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Published 2012 by Site Gallery
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Created to accompany an exhibition of the same name, this illustrated essay investigates motion studies and the origins of cinema in a drive to organize and optimize the body of the worker. It imagines what radical resistance to these pressures might look like; asking what happens when objects become too lively and cartoon characters decide to animate themselves. It explains the revolutionary potential of the pratfall.
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This hand-drawn prototype for a comic book, appears to have been created by Albert Grass, founder of the Coney Island Amateur Psychoanalytic Society in the 1930’s. It seems possible that he originally intended "The Dreamer" as a comic book hero in the mold of "The Spirit", or even "Superman" with extraordinary powers but this conception quickly changed. By episode three "The Dreamer" looses his ability to fly, landing on the ground with a loud "ouch!". He remains earthbound and the work becomes a more serious investigation into his own psychic life.
Many of Albert Grass’ anxieties speak directly to us today. He suffered the aftereffects of a brutal war. He worried about his neighbors being evicted. He felt the guilt of an artist who feels he should be more deeply engaged in a struggle for social justice. Previously unpublished, this facsimile edition makes available for the first time what appears to be an early attempt to use the language of the comic book to graphically manifest the unconscious.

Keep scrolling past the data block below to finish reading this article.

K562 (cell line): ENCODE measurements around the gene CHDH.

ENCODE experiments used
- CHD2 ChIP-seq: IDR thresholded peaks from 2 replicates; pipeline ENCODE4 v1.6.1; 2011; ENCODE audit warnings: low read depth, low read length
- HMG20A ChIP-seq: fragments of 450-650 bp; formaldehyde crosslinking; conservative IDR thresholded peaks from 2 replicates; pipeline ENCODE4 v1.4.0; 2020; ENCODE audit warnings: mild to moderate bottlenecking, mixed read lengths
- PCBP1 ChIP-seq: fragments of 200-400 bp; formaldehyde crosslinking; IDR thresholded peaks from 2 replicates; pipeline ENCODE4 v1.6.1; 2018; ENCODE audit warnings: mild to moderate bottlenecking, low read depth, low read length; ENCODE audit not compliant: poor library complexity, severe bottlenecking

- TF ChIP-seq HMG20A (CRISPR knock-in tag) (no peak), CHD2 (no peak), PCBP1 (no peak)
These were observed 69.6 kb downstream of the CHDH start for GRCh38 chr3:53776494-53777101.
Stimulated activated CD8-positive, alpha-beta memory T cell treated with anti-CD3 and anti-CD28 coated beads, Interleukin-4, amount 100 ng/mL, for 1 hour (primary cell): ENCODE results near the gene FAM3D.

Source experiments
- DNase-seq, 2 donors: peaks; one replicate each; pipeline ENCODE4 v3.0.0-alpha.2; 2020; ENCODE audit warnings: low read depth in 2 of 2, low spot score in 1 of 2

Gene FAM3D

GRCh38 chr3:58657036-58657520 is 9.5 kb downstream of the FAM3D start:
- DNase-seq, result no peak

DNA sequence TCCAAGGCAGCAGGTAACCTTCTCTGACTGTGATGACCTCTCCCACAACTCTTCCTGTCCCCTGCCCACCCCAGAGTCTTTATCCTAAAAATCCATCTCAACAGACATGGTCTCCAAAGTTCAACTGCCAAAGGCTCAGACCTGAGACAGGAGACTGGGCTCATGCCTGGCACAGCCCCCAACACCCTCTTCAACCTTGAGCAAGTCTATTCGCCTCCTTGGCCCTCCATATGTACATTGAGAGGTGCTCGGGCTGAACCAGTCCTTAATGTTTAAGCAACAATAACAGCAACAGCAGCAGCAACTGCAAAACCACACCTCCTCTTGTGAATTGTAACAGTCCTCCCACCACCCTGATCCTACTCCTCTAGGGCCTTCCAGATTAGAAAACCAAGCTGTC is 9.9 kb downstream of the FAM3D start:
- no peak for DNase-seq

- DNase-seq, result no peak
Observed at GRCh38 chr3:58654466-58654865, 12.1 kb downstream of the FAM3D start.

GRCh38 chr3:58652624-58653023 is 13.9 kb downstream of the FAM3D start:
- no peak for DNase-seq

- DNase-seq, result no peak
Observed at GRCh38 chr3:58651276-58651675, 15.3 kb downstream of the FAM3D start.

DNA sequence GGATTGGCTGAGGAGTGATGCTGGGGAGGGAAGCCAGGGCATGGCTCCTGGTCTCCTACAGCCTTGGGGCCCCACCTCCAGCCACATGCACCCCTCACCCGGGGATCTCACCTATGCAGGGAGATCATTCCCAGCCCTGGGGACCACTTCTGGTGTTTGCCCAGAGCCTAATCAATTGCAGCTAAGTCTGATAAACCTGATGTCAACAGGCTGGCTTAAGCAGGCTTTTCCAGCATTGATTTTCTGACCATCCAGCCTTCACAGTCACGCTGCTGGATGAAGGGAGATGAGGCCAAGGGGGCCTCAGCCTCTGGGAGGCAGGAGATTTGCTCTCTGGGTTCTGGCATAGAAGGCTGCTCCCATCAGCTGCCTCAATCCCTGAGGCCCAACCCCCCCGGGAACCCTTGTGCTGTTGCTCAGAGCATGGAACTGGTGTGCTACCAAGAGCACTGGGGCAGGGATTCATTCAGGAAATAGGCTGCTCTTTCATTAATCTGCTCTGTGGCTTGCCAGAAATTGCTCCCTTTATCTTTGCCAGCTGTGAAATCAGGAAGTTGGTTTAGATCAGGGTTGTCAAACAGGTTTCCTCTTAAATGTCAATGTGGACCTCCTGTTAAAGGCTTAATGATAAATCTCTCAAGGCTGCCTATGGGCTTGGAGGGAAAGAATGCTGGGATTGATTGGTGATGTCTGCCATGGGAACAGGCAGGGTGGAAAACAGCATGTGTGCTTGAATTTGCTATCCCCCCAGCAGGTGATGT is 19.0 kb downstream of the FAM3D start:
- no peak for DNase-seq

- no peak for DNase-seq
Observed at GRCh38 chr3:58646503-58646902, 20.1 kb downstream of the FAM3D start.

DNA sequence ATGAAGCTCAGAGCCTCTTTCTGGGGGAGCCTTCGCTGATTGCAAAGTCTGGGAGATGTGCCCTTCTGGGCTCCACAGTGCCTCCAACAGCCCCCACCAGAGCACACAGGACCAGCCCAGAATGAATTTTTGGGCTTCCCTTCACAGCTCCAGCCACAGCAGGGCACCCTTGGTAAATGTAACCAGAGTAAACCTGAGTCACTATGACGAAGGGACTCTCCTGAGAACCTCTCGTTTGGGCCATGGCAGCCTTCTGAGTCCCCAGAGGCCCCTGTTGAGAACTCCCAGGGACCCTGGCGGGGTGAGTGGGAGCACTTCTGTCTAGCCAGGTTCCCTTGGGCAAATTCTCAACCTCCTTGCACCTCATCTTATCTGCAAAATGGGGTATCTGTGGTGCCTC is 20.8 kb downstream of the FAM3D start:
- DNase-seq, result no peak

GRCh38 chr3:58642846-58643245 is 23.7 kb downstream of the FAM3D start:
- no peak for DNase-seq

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On the afternoon of August 28th 1909 Sigmund Freud visited Coney Island’s famous Dreamland amusement park. A hundred years later this, lively and imaginative book examines his legacy in Coney Island. It begins with Norman Klein’s reconstruction of his actual visit. However Freud’s real impact appears to have come later with the founding of the Coney Island Amateur Psychoanalytic Society. Zoe Beloff conjures up the world of this unique Society, whose forward-thinking attitude flourished from1926 through the early 1970s. The Society’s members, most of them working people from a wide variety of cultural backgrounds, wished to participate in one of the great intellectual movements of the 20th century. She explores their activities that included recreating their dreams on film and discusses the role of the society’s visionary founder Albert Grass who attempted to rebuild Dreamland according to Freud’s theory of dream formation.